Leah’s other senses are honed to almost superhuman levels by her disability (this felt like a bit of a cliche, but whatever). She has both acute hearing and a very strong sense of smell. She begins to suspect that Alice is in trouble – something about her ex-husband, who Leah deduces carries the smell of sandalwood when he visits. Eventually, Leah and Alice become friends, though Alice is erratic and secretive. Leah has her own problems – she is awakened at night by an intruder who smells of sandalwood, though nothing comes of it and she does not report the break-in to the police. Leah has a pervading fear of being taken away; there is a past incident of instability that is kept vague and Leah is compelled to visit a doctor regularly.

Things go sideways in a less-than-shocking way, and from there the story is weirdly split between being predictable and being surprising. On the predictable track: not everything having to do with Alice and the less-than-shocking event is as it appears. On the surprising track: Leah ends up developing some interesting relationships in the wake of the event, and then…(I feel like I need a batshit ending alert, like a red flashing light or something?) comes the ending. To be fair, there were signs that I should have picked up on. Let’s just say there are a LOT of deaths in this book, and I didn’t question them as they occurred, but I should have.

It’s definitely an ending that upends everything I thought I knew. That’s not a bad thing, I guess, but it left me unsettled (which also isn’t categorically a bad thing but I don’t like it much). I’m not sure how to grade The Silence in Her Eyes – I thought it was decently written and it held my attention, though the plot was pretty slow early on. I might grade it a little higher but I think my negative feelings about the ending make it a B-.

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The Alone Time by Elle Marr

I felt like this one had potential: dual timelines (which I generally like) follow two sisters, Fiona and Violet Seng. In the earlier timeline, set 25 years ago, the girls and their parents Janet and Henry are flying a small private plane from their home in San Diego to British Columbia. Henry has recently gotten his pilot’s license and borrowed the plane from a friend; the trip is somewhat impromptu and intended to ease tension in the parents’ marriage.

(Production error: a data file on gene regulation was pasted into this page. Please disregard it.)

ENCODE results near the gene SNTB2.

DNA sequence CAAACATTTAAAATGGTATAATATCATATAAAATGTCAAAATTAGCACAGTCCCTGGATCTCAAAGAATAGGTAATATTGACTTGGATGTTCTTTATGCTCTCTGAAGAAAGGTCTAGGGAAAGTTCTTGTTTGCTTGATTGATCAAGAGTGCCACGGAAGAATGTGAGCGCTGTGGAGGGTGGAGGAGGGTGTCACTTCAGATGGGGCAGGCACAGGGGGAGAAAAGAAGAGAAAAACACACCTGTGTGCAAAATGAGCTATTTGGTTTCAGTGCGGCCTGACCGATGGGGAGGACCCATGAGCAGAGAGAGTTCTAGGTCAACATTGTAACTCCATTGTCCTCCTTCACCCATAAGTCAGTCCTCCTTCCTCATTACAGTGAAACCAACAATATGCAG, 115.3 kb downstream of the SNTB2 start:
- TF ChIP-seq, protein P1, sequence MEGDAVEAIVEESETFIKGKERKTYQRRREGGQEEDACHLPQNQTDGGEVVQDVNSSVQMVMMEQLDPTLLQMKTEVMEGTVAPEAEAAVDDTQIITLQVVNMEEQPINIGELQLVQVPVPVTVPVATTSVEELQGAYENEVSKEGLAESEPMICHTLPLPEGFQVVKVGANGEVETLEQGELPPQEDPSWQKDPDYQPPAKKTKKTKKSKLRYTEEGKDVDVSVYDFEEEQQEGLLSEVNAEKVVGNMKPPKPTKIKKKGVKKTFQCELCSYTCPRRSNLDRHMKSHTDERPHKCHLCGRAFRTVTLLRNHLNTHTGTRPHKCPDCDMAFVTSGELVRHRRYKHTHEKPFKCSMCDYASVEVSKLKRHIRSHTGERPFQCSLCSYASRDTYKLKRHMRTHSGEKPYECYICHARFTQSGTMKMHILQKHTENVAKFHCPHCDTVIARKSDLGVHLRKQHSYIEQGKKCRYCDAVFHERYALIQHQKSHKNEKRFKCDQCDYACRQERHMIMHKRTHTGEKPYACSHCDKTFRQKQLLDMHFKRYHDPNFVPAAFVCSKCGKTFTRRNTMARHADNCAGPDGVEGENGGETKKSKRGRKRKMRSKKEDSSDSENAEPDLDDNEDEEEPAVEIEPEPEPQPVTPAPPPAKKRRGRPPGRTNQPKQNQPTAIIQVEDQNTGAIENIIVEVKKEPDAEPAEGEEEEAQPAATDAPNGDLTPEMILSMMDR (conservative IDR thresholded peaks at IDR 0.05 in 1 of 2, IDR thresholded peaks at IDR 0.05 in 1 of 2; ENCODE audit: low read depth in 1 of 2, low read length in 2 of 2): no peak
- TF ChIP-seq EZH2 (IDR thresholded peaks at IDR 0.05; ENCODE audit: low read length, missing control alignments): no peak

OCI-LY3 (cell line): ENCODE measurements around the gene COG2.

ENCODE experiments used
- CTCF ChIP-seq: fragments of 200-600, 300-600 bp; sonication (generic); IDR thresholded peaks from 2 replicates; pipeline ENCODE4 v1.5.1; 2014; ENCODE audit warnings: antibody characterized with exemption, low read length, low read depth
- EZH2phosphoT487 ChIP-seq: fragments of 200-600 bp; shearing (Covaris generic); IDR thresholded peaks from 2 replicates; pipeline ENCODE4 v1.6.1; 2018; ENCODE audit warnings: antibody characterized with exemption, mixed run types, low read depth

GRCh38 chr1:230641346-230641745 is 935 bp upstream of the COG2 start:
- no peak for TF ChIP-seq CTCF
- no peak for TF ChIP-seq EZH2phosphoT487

The plane malfunctions and crashes in the Washington wilderness, and Fiona and Violet aren’t rescued for 12 weeks. Henry and Janet do not survive;  the specifics of what happens to them – and when – are doled out throughout the book.

In the present day, Fiona sculpts using found natural materials; it’s her way of dealing with the trauma of her past. She has a big show upcoming and is garnering increasing interest as an artist. Fiona is estranged from Violet, who is one year sober after more than a decade of drug abuse and antisocial behavior (she stole from both Fiona and the aunt who raised them after their parents died, for one thing). Violet is making another of many attempts at community college; she hopes to earn a living as a writer some day.

The Seng sisters lives are disrupted when a woman named Geri Vega comes forward, alleging that she was having an affair with Henry Seng at the time of his death, and intimating that she knows secrets that Fiona and Violet would prefer to keep hidden. Still, for reasons, the sisters decide to cooperate with a documentary film producer doing a story on the tragedy.

There were a lot of aspects of The Alone Time that just weren’t credible even on the surface. The idea that the world would still be intently interested in a sensational case from 25 years before was not realistic. No one would care that Henry Seng had a mistress all those years ago – stories like this move through the public consciousness fast. Further, the sisters fear that the police will reopen an investigation into the case, but whatever they did all those years before, it would seem impossible that the cops would be as suspicious as they appear to be of two women who were 13 and 7 at the time of the crash.

The latter half of the story is taken up with nonsense with the mistress and the documentarian, and dire implications that either Fiona or Violet is a psycho. I didn’t find this hugely compelling, particularly given that Violet, at least, was a little tot at the time and it just seems absurd that she was running around in the wilderness committing vile crimes.

The denouement is silly, with a return to the scene of the crime and various characters acting in ways that make no sense. I stopped caring what happened and who was responsible. I gave this a C.

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has been an avid if often frustrated romance reader for the past 15 years. In that time she’s read a lot of good romances, a few great ones, and, unfortunately, a whole lot of dreck. Many of her favorite authors (Ivory, Kinsale, Gaffney, Williamson, Ibbotson) have moved onto other genres or produce new books only rarely, so she’s had to expand her horizons a bit. Newer authors she enjoys include Julie Ann Long, Megan Hart and J.R. Ward, and she eagerly anticipates each new Sookie Stackhouse novel. Strong prose and characterization go a long way with her, though if they are combined with an unusual plot or setting, all the better. When she’s not reading romance she can usually be found reading historical non-fiction.